“The main objective of ISOT is to maintain credibility of organic cotton in India, create a sense of social responsibility and last but not the least the standard stretches right from the cotton crop to clothing”, reveals the Advisor to National Accreditation Body (NAB) for Organic Products – Dr PVSM Gouri.
Speaking exclusively to fibre2fashion, she says, “GOTS starts from the stage of processing of cotton. This does not permit to maintain traceability and integrity of organic textiles. While in case of ISOT, it begins right from the first stage of cotton farming to end products in the whole textile value chain”.
ISOT has been included in the National Standards for Organic Production (NPOP) which includes norms for organic production and processing of agriculture crops and certification standards. Certification standards for organic textiles were not a part of the certification process under NPOP earlier.
Organic cotton is presently produced in 20 countries around the world in all the continents and especially in countries like India, Syria, Turkey, China, US and others. India is currently the largest organic cotton producer among all organic cotton producing countries.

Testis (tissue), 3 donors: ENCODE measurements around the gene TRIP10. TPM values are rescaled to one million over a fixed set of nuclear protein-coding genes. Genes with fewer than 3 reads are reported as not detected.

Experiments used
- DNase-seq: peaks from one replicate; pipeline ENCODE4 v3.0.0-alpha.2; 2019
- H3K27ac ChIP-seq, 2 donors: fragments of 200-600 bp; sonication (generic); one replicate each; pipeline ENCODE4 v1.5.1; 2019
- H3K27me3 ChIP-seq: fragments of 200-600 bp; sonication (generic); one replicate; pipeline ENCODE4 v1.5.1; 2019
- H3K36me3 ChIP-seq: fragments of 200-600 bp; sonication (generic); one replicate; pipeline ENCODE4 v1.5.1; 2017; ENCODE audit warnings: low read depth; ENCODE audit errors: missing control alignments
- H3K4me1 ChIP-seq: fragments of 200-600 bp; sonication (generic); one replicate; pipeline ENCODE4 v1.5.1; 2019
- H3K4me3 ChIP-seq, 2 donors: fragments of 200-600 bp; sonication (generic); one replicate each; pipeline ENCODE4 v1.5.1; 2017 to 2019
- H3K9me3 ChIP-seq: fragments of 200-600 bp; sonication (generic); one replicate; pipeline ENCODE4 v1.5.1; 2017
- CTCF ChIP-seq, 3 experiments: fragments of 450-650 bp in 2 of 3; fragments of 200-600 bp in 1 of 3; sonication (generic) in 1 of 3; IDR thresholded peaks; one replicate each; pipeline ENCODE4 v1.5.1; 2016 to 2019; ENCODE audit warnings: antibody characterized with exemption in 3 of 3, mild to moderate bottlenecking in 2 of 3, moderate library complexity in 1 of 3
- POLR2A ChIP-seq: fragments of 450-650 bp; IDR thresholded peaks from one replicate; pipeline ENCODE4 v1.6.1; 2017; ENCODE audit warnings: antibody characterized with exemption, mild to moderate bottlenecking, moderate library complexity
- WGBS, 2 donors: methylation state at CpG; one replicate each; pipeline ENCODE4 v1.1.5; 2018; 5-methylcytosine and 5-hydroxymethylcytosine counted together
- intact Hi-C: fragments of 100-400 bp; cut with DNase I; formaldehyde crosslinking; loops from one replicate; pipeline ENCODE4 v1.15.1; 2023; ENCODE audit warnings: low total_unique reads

Consumers around the world are veering towards buying organic products including apparels, fabrics and other related products sans pesticide residue. India being the largest producer of organic cotton offers tremendous scope for organic textiles production and exports to countries across the globe.
The bulk of organic fibers and textiles produced in India are being consumed by prestigious companies in Europe and the US such as C&A, Nike, Walmart/Sam's Club, Williams-Sonoma, H&M, Anvil Knitwear, Coop Switzerland, Greensource, Levi Strauss & Co., Target, adidas, Nordstrom and many others.
In addition, more than a thousand smaller companies, as well as companies with smaller organic textile programmes, consume and sell organic cotton products. In this background, ISOT was launched on July 30, 2012 for extending the present certification of crop products to textiles.
India exported 1417.82 metric tons of organic lint cotton from April 2011 through March 2012. In view of the growing demand for organic textiles and to support organic initiatives of the Indian textile industry, ISOT has been developed to provide a major boost to the textile industry as well to the producers.
On the necessity to introduce an Indian standard, when there are other global certifications available, Dr Gouri said, “Genetically modified products (GM) products are prohibited in organic farming and since 95% of cotton growing belts in India are cultivating BT cotton, there is a huge risk of contamination of BT cotton with organic cotton.
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